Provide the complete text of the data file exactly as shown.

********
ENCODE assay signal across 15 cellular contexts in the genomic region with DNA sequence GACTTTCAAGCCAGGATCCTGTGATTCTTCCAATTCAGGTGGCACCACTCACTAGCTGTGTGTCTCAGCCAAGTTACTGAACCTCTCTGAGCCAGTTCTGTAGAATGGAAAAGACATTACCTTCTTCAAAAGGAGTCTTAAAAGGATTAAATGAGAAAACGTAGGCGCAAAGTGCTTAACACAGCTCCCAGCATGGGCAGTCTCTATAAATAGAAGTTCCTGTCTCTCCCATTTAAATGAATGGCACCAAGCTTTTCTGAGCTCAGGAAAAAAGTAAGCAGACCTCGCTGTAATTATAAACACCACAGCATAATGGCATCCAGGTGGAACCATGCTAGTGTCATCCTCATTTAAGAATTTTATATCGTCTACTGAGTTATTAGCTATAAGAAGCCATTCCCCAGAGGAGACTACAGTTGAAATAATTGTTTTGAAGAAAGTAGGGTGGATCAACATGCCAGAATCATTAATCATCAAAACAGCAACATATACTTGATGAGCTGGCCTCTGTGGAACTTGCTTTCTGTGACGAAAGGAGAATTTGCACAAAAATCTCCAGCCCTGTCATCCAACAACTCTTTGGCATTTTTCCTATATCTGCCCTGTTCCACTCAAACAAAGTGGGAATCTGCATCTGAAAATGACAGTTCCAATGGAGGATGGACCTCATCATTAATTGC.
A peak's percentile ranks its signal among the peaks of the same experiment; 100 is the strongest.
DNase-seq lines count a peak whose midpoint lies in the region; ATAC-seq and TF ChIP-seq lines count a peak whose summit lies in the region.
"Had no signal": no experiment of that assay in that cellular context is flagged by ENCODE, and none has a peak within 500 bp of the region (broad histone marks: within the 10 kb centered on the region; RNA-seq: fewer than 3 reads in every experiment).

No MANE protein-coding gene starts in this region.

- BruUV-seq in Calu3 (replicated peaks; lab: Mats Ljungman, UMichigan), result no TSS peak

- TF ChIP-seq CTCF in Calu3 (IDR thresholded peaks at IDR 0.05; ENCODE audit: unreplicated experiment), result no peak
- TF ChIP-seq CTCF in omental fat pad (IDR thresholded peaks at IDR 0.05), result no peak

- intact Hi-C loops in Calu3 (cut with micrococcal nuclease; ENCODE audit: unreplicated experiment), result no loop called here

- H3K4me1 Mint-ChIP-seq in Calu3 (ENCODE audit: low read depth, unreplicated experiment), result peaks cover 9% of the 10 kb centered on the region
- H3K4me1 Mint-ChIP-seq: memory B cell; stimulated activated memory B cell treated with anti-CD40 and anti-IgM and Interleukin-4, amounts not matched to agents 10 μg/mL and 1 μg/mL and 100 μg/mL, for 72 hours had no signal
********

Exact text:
ENCODE assay signal across 15 cellular contexts in the genomic region with DNA sequence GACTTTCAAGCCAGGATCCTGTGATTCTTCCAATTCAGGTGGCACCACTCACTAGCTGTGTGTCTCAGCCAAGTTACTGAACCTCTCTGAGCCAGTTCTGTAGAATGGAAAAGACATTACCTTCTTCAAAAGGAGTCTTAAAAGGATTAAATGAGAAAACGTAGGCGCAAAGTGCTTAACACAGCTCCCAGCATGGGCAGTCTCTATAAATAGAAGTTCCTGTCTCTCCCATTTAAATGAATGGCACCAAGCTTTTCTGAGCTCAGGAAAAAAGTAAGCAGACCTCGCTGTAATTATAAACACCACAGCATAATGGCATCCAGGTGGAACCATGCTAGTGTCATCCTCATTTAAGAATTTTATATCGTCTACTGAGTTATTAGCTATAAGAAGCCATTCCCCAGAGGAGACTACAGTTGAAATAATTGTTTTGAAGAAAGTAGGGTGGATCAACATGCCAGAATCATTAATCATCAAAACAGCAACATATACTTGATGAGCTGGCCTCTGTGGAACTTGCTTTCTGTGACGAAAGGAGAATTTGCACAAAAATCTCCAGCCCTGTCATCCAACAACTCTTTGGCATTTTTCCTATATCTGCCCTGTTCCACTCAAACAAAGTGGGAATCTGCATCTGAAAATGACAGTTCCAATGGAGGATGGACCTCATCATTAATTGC.
A peak's percentile ranks its signal among the peaks of the same experiment; 100 is the strongest.
DNase-seq lines count a peak whose midpoint lies in the region; ATAC-seq and TF ChIP-seq lines count a peak whose summit lies in the region.
"Had no signal": no experiment of that assay in that cellular context is flagged by ENCODE, and none has a peak within 500 bp of the region (broad histone marks: within the 10 kb centered on the region; RNA-seq: fewer than 3 reads in every experiment).

No MANE protein-coding gene starts in this region.

- BruUV-seq in Calu3 (replicated peaks; lab: Mats Ljungman, UMichigan), result no TSS peak

- TF ChIP-seq CTCF in Calu3 (IDR thresholded peaks at IDR 0.05; ENCODE audit: unreplicated experiment), result no peak
- TF ChIP-seq CTCF in omental fat pad (IDR thresholded peaks at IDR 0.05), result no peak

- intact Hi-C loops in Calu3 (cut with micrococcal nuclease; ENCODE audit: unreplicated experiment), result no loop called here

- H3K4me1 Mint-ChIP-seq in Calu3 (ENCODE audit: low read depth, unreplicated experiment), result peaks cover 9% of the 10 kb centered on the region
- H3K4me1 Mint-ChIP-seq: memory B cell; stimulated activated memory B cell treated with anti-CD40 and anti-IgM and Interleukin-4, amounts not matched to agents 10 μg/mL and 1 μg/mL and 100 μg/mL, for 72 hours had no signal